Writing Location: Hotel Room
The rattling of the train. Condensate running down the windows. The bright lights of billboards, a sports stadium and countless skyscrapers. The scent of oil and metal. A slight burning in the
eyes from the conditioned air.
Those were the first impressions Baltimore made on me. I rode the train downtown. It was already pretty much dark outside. I was suprised by how early the sun set. The high humidity hit me unexpectedly, too. As I got off the train at, what I hoped was the right station, I couldn't believe this was downtown Baltimore. There was absolutely noone except me. At 10 pm. Even though it was a sunday, I expected Baltimore's city center to be a bit more... alive. Don't get me wrong, I'm not complaining. There is nothing like a city to myself. I walked through dark alleyways and well-lit streets. There wasn't even a car around. I had walked for about ten minutes before I saw some people crossing the street ahead of me. and then a few cars and before I knew it I was at my hotel. I checked in and went upstairs and after a quick message to my family I fell right into bed and didn't wake up until my alarm clock made me.
After a good night sleep I felt revived and totally motivated to inspect Baltimore. But first I inspected my hotel room. I'm not a hotel guy. I don't usually stay at hotels but since I didn't find an adequate AirBnB or Couchsurfing option in Baltimore I allowed myself a hotel room. Seeing I don't know many hotels, I don't expect much. My room provided everything I needed: Inconceivably noisy air conditioning, a disfunctional fridge, a quarter of a role of toilette paper and the towels weren't exactly clean but at least they were whole...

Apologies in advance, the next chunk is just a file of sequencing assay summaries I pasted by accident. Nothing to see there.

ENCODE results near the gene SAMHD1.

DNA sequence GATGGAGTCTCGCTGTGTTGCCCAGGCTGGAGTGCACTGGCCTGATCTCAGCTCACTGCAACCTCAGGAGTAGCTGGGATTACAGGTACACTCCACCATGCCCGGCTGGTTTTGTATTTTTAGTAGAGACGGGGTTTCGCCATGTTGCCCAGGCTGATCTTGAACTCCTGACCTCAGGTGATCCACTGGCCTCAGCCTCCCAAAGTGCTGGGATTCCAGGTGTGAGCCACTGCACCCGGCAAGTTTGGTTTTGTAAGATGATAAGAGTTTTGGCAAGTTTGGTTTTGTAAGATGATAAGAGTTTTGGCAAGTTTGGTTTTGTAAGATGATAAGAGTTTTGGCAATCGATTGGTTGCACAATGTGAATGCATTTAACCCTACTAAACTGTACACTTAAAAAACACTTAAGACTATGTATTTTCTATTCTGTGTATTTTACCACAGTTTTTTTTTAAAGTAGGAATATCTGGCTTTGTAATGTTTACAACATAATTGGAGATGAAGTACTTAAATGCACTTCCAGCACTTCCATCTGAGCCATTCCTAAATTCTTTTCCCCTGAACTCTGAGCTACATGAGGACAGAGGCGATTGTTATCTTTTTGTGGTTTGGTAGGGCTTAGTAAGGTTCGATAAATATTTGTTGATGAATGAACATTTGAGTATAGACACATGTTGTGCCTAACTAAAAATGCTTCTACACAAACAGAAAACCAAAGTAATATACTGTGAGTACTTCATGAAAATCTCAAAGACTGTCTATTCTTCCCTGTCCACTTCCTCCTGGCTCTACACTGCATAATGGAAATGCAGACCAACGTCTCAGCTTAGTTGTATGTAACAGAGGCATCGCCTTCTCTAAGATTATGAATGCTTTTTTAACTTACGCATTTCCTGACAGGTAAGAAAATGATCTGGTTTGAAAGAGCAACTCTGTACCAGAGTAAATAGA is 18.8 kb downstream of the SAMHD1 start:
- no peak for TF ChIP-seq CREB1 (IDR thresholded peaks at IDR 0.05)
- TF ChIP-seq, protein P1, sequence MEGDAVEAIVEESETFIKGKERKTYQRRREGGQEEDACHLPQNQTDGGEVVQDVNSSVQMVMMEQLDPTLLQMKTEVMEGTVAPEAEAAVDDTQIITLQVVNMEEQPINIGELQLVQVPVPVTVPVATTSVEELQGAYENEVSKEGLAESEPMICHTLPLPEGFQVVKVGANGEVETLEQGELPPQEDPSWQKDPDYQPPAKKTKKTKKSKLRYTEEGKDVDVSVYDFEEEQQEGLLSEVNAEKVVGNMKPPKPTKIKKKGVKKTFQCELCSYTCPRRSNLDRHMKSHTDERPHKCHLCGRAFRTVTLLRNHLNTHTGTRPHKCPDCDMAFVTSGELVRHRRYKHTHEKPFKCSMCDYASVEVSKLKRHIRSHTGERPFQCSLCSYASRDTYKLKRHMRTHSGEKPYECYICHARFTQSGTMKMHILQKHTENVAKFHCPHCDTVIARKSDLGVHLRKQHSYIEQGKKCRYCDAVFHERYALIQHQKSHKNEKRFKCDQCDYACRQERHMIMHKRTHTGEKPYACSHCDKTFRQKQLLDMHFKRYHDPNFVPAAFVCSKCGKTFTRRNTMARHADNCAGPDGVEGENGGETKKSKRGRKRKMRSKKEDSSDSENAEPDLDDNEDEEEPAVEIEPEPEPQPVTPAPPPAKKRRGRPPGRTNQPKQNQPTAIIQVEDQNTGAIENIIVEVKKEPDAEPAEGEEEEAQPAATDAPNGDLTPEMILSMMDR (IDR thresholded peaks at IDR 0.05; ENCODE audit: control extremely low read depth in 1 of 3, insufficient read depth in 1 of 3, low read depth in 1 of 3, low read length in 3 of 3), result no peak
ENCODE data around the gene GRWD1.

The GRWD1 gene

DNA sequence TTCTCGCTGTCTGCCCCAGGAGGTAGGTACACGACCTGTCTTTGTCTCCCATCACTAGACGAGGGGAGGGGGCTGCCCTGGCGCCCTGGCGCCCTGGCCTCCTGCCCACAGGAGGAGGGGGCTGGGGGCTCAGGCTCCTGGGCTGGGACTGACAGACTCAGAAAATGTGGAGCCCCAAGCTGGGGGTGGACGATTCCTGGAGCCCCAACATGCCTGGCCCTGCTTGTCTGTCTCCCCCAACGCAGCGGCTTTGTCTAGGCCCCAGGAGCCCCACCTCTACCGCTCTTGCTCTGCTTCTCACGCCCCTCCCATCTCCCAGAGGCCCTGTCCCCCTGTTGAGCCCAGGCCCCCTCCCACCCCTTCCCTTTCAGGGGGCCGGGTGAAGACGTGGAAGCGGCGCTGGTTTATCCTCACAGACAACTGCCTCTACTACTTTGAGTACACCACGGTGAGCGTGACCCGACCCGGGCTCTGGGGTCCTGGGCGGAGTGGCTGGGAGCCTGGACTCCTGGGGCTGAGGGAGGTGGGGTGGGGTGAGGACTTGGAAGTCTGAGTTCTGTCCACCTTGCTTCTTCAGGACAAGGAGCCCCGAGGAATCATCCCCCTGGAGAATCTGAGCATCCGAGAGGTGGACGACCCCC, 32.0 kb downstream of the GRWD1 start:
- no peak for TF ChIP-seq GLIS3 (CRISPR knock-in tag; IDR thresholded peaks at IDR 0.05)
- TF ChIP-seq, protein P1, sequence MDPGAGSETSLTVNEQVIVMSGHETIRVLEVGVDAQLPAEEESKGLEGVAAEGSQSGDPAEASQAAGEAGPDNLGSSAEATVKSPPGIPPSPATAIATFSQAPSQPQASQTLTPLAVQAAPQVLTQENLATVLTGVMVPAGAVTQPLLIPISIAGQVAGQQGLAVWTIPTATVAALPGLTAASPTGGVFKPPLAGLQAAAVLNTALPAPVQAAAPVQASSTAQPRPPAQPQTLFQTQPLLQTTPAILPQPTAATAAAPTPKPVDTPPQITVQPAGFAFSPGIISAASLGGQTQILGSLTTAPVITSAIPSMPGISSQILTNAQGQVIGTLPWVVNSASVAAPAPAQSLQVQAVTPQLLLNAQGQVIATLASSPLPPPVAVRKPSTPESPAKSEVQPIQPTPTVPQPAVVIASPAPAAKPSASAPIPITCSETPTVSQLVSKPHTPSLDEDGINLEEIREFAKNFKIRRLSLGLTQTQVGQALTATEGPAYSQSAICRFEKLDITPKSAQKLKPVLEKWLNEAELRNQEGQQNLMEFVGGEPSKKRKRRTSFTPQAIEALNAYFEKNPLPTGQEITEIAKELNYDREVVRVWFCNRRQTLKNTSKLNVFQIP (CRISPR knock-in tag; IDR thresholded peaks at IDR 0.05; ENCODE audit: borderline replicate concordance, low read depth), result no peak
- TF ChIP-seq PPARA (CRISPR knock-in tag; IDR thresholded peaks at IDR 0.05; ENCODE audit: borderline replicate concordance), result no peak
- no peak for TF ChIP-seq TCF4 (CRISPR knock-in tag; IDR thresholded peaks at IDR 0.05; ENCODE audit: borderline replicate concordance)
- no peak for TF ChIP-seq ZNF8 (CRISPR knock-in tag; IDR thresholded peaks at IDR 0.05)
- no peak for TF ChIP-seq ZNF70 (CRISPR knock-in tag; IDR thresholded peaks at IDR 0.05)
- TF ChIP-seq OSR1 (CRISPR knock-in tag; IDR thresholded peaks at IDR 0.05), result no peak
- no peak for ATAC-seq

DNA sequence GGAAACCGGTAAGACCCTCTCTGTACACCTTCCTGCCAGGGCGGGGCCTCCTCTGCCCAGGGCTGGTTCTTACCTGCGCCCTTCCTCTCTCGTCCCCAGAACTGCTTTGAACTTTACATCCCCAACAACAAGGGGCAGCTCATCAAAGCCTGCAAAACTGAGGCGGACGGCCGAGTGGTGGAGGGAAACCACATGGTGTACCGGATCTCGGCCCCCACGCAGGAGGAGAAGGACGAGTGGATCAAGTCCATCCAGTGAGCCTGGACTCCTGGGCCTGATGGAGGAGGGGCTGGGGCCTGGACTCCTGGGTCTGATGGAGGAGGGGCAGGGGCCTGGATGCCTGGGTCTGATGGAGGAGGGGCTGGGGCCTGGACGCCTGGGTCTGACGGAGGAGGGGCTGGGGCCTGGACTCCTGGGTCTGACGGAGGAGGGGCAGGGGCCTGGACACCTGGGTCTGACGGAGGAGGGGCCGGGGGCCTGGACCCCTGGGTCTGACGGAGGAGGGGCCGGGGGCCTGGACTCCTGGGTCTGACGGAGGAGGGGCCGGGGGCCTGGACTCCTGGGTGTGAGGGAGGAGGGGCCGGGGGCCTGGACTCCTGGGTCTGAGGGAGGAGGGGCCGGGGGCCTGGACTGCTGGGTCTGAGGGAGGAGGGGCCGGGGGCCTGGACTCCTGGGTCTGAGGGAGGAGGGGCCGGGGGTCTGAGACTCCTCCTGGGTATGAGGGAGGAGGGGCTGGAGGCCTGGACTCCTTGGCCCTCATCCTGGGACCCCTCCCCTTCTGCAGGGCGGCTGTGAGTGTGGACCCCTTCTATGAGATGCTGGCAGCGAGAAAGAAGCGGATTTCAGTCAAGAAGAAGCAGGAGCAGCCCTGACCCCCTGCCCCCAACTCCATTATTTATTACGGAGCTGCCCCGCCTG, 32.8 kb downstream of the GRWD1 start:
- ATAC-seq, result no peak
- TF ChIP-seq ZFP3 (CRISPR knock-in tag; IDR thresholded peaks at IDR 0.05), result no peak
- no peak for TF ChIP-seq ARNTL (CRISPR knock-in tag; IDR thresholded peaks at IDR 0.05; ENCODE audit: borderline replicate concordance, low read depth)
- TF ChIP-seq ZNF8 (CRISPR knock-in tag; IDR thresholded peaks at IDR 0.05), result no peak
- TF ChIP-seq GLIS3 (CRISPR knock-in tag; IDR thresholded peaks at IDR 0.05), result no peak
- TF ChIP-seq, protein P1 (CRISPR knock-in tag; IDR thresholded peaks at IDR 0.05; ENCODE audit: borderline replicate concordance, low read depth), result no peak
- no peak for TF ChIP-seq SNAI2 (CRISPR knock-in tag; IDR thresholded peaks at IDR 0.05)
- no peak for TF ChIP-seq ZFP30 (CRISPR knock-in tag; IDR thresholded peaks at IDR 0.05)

... Oh wait... No, they HAD a whole, they weren't whole. But at least I had something to dry myself off with and that's good enough for me!
The breakfast was - as expected - a total disaster. There is no country in the world that does better breakfast than Germany. The bread alone puts it far ahead of every other country. While I was able to choose between 40 differently delicious kinds of bread only 20 hours ago, I now had the choice between white floppy "bread" and brown floppy "bread". I took a slice of each... they tasted exactly the same: Shit.
After the "breakfast" my mood could only improve. And it did. Baltimore is a cool city. It's not overrun and it certainly isn't too touristy. The weather is great and it's right at the sea. The city is diverse, it has many faces. You could walk miles and miles through Baltimore and you'd never be bored by the scenery. Of course I couldn't do that. I still had a full-on ligament rupture in my right foot to carry around so I had to approach Baltimore differently from how I usually approach a new city.
Usually I roughly know which places I want to check out and which direction they're in. But I don't plan a route and often I get to places I never would have gotten, if I had just gone to my destination in a straight line. Obviously, in Baltimore I couldn't do that. I had to plan the shortest route possible to get to where I wanted to go and no further. That's what I did and I did see a lot!